ML - Michigan Avenue

Michigan Avenue - 2015 - Issue 8 - Winter - Sandra Lee

Michigan Avenue - Niche Media - Michigan Avenue magazine is a luxury lifestyle magazine centered around Chicago’s finest people, events, fashion, health & beauty, fine dining & more!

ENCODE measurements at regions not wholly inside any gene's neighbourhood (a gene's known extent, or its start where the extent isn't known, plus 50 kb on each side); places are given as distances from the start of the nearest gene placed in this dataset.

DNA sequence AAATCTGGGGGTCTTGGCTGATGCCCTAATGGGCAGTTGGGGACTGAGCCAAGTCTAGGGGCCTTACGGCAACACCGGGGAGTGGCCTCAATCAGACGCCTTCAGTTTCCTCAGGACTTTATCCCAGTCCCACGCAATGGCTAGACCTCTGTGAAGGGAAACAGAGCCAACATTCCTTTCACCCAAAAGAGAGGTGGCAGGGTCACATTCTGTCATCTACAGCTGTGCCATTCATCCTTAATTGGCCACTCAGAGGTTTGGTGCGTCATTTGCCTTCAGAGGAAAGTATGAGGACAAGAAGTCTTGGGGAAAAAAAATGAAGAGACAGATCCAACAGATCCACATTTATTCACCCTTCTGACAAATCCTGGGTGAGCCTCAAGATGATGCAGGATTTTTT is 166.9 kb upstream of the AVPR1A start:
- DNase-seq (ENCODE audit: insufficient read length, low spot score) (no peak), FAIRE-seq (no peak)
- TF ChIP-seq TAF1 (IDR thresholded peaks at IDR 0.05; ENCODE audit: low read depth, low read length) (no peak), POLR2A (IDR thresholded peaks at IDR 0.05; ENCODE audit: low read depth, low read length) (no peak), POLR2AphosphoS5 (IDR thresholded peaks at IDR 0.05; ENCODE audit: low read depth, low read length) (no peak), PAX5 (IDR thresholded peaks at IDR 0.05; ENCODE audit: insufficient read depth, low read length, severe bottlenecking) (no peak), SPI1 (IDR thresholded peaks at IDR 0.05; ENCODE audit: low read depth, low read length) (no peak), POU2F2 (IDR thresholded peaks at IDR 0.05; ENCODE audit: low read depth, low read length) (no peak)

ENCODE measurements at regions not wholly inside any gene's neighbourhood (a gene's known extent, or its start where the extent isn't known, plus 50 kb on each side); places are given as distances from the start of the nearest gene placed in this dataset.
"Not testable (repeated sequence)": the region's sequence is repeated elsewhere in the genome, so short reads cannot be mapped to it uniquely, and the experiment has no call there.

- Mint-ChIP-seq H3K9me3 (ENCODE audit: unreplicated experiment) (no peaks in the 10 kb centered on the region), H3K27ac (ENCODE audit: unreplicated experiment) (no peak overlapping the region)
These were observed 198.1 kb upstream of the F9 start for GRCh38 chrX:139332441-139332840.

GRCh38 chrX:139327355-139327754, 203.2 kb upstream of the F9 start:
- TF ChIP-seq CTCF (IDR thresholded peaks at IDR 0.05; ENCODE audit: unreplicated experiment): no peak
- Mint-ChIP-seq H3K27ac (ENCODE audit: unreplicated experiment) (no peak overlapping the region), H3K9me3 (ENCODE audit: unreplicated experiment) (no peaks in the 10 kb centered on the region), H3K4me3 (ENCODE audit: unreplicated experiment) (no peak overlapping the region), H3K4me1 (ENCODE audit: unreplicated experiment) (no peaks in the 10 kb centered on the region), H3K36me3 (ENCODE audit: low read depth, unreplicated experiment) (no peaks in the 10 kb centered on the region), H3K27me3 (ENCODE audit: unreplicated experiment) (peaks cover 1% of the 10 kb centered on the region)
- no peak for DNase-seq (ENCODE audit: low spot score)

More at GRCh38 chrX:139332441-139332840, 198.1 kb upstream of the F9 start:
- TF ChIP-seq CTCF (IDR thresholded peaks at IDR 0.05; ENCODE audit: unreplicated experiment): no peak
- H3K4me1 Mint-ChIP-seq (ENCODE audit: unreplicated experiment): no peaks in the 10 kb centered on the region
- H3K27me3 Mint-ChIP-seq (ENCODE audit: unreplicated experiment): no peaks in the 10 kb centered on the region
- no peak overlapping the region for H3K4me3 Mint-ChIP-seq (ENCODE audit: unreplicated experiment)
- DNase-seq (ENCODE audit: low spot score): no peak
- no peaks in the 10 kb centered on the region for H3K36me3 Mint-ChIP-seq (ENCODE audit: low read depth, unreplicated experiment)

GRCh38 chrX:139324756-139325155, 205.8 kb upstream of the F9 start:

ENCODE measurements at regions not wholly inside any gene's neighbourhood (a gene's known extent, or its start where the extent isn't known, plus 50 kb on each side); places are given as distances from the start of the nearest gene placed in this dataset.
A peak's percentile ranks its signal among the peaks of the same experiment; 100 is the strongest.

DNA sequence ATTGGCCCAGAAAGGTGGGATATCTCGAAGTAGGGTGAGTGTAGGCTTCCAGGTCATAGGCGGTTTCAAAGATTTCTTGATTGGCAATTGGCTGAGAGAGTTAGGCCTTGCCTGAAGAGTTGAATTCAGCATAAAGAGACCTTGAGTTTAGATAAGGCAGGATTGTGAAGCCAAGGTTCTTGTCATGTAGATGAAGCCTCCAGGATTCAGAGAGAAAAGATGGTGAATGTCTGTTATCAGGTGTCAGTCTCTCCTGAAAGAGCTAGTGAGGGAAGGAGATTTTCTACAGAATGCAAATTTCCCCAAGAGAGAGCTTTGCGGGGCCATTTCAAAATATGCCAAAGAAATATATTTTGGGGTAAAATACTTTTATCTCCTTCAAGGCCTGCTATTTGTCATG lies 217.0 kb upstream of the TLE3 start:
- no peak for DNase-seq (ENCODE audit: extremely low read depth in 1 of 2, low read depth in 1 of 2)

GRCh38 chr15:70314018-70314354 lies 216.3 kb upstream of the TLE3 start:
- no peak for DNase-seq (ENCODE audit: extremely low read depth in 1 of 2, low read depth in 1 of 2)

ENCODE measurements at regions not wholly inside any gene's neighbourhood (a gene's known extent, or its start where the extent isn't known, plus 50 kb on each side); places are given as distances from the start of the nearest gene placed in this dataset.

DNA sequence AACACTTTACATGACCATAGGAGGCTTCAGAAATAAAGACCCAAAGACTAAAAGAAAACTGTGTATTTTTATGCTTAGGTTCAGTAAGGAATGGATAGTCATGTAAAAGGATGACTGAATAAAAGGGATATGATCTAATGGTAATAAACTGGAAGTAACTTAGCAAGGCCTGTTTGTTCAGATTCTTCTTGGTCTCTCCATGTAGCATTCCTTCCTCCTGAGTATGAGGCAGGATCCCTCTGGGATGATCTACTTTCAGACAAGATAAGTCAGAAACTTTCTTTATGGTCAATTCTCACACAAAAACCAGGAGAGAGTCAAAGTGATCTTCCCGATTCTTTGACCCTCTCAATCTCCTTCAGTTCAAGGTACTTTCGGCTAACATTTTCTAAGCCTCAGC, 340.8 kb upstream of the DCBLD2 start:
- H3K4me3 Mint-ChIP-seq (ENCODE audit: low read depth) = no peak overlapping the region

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Y ou spent your high school and college years in Wisconsin, lived in Los Angeles, and are now a New Yorker. How often do you come back to the Midwest? The Midwest is never far from my heart and I come back every year to La Crosse for Oktoberfest. It's an annual date that I have with my best friend Lisa from Onalaska High School—I wouldn't give it up for anything. These four fall days reconnect me to my wonderful years in the Midwest. And one of the best things about this weekend is that I always fy in and out of Chicago and spend a couple of days seeing what's new. Tell us some of your favorite things about Chicago. Well, for starters, I love the Water Tower. It's a magnifcent and historic archi- tectural landmark, and I could stare at it for hours. There is always something new to see, to do, and to taste in Chicago. The art scene is world-class, the shop- ping is divine, and the food is fabulous. There is a European feel and fair to the boutiques. But what I love the most is the sincerity of the people in Chicago. Midwestern values are incredibly special, and I am proud to say I have never lost them and I never will. Why did you decide to become involved with Miracle on Madison Avenue? I was asked to serve as an ambassador for the event and happily accepted because it is a wonderful holiday tradition. Participating merchants donate signifcant proceeds from sales on Saturday, December 5, to The Society of Memorial Sloan Kettering. I'm delighted to support this world- class institution and encourage those who plan to holiday shop on Madison Avenue to come out that day and help such a worthy organization. Also in my role as an ambassador for Stand Up to Cancer, we want to get the word out about beating this disease, so working with Miracle on Madison is an honor. You recently shot bold images for a cancer awareness campaign to be called Painted Pink or Shades of Pink. Tell us how the photo shoot happened. I wanted the image to incorporate a feeling of empowerment, of sexiness, and of something smart. The image had to embody beauty and com- municate a confdence and strength in owning the diagnosis. It shows how to be proud of the way you handled it. It also had to be a fantasy, but one every woman, regardless of age, could see herself pictured in. I wanted the photograph to be something women could be proud to hang on their wall, something that said, "Job well done. Cancer didn't defne me; I defned it." The image combined a lot of artful input and forethought, but it took just under two hours to do, which is a stunningly short period of time for what came out of that photo session. The makeup and styling for the shoot is very artistic. What was the thought process that went into it? The modeling and styling represented a couple of things. First and foremost, the way everybody feels after a diagnosis, whether it's your own diagnosis or that of someone you love. You're confused and internally frantic no matter how on top of things or organized you are. You just feel out of control, like a hot mess. Photographer Jill Lotenberg and I worked hard to get the perfect lighting so that the shades of pink really popped. I wanted the image shot in a natural white light—what I call "God's light," as man can never create anything better. Why the different shades of pink? My longtime makeup and hair artist is Alx Galasinao, who really helped me bring this vision to life. Alx is an Emmy Award winner and searched high and low for colors representing every shade of pink. There are many shades to show how breast cancer has affected nearly everyone. The lighter shades stand for people who support loved ones affected by cancer. The darker, more intense hues represent the different stages of the disease. I haven't decided whether we're going to name this campaign Shades of Pink or Painted Pink. How has having cancer changed you? I am the same. I just want to make sure each day is flled with the best life has to offer—for everyone. You were incredibly brave to show treatment images from your hospi- tal stays on Instagram, Twitter, and other social media sites. Why did you decide to be so forthcoming? Was it more diffcult as a high-profle personality to deal with the diagnosis and treatment? I've had a long career in the public eye, and I have always been open and straightforward with my fans and my followers on social media. I have never been one to hide anything from them. Being fortunate to work in television and to have a magazine, books, and products that reach people, I knew that, while sharing this experience was very personal, it is authentic to who I am. The person you see on television is really me, so why should I be any different, especially if I have something more meaningful to share? What I was learning could potentially save others' lives, too. Perhaps this was the most important public appearance I have ever made. I opened a door and let people know what was going on, and that I was going to be okay. If they are ever faced with a similar diagnosis, they will know I made it through and what it was like for me. If that helps anyone, it was worth it; if my story motivates someone to get screened, it was worth it. Talk about your frst interview with Robin Roberts right after being diagnosed. Why was it important for you to share news of the diagnosis in this way? Robin has been an example to so many peo- ple. She has bravely fought her cancer and shared her experience publicly. I admire and respect her, and when I had the opportunity to tell my story, I was drawn to Robin for that reason. In many ways she inspired me to share my experience because of her bravery and generosity. She was a wonder- ful support to me throughout my journey, and remains so today. What was the best advice you received after your diagnosis? To take care of myself frst and be selfsh about it, to be in the moment. None of that is my nature, but I did the best I could to follow the advice I received. How do you change how people perceive cancer, not just with fear and as a stigma? How do you eliminate the notion that a woman isn't pretty, feminine, or sexy after breast surgery? Once you get over the shock of the diagnosis, you have to make a choice. Are you going to curl up in a ball and hide in a dark room, or are you going to take charge of your cancer, treatment, and recovery? Sure, there will be moments of sadness and fear, but ultimately, taking control is empowering. Women who are in control and empowered are beautiful. Women who are confdent and in control of their lives and whatever situations they face are ultimately sexy. Sexy isn't just physical; it's a state of mind. The old adage "Beauty comes from within" became very meaningful to me. How do you sort through studies and reports on breast cancer that con- tradict and confuse women, both those who have a diagnosis and those who do not? "I wanted the image to incorporate a feeling of empowerment, of sexIness, and of something smart. the image had to communicate a confIdence and strength in owning the diagnosis." 106